Earlier this year, in the heart of the Maasai Steppe Heartland, AWF signed a Memorandum of Understanding (MoU) with the Tanzanian government to conserve land that is part of a key wildlife corridor.
Africa's bonobo (Pan paniscus), the last of the great ape species to be discovered by science, may well be running out of time. Thats because the latest survey by AWF's team in the Democratic Republic of Congo indicates Africa's bonobos face a variety of threats to their long term survival.
Threatened by the loss of their rainforest habitat and an escalating bushmeat trade, bonobos are in serious trouble. Burgeoning human populations, civil unrest, international logging concessions and global markets for illegal wildlife trade are all taking a toll.
Beatrice Lempaira has proven that conservation pays. In early October, the 21 year-old young Kenyan woman was accepted to Nairobi University's Faculty of Arts program, where she will pursue her undergraduate degree in Economics. Beatrice's tuition will be funded entirely from the revenue generated by one of Kenya's most unique conservation enterprises, Koija Starbeds.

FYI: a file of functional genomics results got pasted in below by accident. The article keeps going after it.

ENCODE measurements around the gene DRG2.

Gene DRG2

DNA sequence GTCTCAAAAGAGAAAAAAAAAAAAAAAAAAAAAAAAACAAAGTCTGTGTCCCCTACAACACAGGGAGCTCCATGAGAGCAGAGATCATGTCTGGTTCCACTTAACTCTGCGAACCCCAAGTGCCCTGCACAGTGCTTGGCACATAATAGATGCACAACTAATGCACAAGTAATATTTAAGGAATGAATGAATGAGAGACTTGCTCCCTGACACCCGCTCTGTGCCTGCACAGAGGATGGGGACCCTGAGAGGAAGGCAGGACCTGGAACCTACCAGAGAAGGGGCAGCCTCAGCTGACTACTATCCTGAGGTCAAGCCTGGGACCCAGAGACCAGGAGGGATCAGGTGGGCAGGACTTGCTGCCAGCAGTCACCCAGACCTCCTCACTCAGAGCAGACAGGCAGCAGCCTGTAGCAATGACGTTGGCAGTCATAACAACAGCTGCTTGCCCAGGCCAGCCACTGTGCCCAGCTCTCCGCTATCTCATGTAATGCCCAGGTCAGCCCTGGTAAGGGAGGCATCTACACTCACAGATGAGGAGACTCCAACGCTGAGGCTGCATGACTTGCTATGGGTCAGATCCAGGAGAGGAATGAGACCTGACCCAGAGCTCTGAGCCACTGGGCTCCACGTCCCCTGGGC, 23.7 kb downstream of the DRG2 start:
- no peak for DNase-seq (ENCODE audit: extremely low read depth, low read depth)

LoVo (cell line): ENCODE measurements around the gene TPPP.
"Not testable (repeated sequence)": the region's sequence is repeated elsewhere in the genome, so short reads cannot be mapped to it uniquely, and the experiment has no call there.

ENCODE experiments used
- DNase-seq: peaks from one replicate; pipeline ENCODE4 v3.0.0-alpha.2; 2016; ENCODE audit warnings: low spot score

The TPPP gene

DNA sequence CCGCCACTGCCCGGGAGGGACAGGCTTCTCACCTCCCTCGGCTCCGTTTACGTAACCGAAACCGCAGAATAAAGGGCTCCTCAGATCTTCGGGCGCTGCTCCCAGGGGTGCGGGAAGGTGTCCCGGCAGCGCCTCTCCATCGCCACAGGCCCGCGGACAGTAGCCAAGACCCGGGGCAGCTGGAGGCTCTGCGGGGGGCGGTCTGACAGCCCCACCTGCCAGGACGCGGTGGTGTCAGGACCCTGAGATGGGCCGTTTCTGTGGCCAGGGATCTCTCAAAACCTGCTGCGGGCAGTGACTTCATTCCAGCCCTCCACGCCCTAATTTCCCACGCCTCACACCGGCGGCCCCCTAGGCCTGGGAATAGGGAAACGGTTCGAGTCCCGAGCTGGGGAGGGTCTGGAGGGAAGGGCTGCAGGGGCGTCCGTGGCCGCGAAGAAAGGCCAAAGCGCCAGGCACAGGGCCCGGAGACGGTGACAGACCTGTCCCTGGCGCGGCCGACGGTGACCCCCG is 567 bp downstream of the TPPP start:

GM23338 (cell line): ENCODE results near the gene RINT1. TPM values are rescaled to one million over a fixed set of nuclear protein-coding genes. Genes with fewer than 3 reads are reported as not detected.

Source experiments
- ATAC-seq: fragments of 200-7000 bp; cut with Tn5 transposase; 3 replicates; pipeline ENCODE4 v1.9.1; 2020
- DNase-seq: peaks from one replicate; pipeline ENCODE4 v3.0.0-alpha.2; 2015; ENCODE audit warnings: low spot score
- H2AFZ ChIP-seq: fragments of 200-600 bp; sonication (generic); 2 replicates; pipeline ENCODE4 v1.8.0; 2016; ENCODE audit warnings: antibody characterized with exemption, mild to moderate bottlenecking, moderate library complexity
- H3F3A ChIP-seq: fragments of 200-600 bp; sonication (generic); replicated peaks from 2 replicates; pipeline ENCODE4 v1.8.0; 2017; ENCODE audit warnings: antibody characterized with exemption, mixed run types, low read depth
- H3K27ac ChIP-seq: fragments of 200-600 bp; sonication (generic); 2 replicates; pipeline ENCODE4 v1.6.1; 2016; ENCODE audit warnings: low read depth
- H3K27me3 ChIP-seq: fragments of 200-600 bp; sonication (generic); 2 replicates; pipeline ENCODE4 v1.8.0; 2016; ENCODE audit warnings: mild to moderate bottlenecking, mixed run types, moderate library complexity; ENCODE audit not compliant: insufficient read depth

Home to the world's remaining mountain gorillas and many other endemic species of mammals, birds and plants, the Central Albertine Rift region will soon be the focus of joint conservation efforts by the governments of the Democratic Republic of Congo (DRC), Rwanda and Uganda.
As indicated in our previous communication, Kenya's decision to downgrade Amboseli National Park's status, removes management authority from the Kenya Wildlife Service (KWS) and places it under the control of the Olkejiado County Council. This action was directed by the Minister of Wildlife and Tourism through Legal Notice No.120 published in the Kenya Gazette Supplement No. 70 on 29th September, 2005.